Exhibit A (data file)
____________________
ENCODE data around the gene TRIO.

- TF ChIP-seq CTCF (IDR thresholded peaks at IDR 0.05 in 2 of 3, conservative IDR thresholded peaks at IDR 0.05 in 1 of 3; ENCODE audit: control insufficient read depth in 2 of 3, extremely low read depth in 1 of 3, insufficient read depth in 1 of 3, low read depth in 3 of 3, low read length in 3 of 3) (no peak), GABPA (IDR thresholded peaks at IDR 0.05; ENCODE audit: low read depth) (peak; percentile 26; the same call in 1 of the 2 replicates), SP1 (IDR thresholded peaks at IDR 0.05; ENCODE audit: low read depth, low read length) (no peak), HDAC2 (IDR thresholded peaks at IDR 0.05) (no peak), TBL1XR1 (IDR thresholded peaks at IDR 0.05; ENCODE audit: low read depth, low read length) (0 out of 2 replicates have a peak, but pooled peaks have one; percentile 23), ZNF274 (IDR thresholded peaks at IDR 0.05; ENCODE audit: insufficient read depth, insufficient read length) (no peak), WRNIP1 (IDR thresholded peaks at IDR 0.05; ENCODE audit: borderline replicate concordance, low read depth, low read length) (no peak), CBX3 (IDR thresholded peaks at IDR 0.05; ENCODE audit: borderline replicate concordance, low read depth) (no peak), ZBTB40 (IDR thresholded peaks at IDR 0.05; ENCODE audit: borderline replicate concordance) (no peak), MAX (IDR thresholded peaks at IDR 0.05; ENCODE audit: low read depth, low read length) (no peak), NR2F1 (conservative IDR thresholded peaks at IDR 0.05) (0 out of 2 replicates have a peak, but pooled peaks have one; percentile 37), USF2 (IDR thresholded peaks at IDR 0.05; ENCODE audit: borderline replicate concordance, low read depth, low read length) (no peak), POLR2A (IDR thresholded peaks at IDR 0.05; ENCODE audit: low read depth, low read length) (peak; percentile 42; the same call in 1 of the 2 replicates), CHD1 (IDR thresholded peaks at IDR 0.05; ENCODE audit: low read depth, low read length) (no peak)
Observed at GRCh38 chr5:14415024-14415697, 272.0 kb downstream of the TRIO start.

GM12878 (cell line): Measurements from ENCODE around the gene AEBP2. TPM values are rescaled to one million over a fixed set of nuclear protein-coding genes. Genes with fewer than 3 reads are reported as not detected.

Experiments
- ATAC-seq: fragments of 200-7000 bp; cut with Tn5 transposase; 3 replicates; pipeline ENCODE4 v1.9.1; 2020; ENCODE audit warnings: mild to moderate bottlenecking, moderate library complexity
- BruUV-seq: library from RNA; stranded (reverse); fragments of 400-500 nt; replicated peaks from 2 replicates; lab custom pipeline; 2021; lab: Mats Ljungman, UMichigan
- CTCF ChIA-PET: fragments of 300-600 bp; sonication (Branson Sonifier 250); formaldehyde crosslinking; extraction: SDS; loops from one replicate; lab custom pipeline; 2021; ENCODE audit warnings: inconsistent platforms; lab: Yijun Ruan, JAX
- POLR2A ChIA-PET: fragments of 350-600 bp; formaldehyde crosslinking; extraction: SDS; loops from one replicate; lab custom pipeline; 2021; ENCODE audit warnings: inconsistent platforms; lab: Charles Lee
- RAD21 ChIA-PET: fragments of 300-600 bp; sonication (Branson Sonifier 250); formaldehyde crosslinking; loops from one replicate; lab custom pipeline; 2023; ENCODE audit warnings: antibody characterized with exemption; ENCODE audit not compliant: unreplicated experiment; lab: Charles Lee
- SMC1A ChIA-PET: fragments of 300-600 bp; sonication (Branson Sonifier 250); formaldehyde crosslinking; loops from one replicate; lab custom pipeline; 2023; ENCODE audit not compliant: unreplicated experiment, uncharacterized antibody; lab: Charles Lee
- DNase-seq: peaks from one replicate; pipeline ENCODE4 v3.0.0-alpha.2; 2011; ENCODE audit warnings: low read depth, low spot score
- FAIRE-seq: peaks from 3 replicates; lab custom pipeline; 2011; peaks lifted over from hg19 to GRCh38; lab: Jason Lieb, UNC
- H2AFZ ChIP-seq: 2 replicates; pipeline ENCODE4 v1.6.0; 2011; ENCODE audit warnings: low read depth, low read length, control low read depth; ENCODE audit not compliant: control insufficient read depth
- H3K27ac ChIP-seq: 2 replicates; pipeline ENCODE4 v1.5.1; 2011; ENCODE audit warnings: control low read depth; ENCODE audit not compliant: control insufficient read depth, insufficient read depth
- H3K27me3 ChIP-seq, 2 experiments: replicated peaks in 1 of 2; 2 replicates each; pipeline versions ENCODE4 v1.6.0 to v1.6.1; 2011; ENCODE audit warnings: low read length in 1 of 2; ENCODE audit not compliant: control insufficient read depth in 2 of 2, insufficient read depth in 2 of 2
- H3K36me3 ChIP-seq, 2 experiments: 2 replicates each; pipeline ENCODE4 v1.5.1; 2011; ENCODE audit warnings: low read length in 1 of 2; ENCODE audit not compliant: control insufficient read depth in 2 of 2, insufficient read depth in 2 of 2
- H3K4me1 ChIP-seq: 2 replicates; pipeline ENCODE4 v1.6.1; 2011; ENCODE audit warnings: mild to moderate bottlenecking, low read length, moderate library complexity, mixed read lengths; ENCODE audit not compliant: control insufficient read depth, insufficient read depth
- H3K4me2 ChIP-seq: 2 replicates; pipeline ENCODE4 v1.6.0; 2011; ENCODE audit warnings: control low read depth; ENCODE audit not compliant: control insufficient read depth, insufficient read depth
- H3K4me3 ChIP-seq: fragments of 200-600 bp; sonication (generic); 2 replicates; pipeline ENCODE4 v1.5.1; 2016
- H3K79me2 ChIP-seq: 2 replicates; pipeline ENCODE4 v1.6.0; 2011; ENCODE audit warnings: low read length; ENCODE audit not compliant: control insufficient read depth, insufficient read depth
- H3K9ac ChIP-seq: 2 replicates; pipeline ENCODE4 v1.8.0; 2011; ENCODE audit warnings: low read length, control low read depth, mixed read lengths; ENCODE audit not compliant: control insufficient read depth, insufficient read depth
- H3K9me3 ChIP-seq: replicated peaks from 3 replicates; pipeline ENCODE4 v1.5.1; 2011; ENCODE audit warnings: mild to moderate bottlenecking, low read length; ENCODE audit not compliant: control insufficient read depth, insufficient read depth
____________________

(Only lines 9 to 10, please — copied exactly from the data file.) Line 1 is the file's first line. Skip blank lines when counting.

- POLR2A ChIA-PET: fragments of 350-600 bp; formaldehyde crosslinking; extraction: SDS; loops from one replicate; lab custom pipeline; 2021; ENCODE audit warnings: inconsistent platforms; lab: Charles Lee
- RAD21 ChIA-PET: fragments of 300-600 bp; sonication (Branson Sonifier 250); formaldehyde crosslinking; loops from one replicate; lab custom pipeline; 2023; ENCODE audit warnings: antibody characterized with exemption; ENCODE audit not compliant: unreplicated experiment; lab: Charles Lee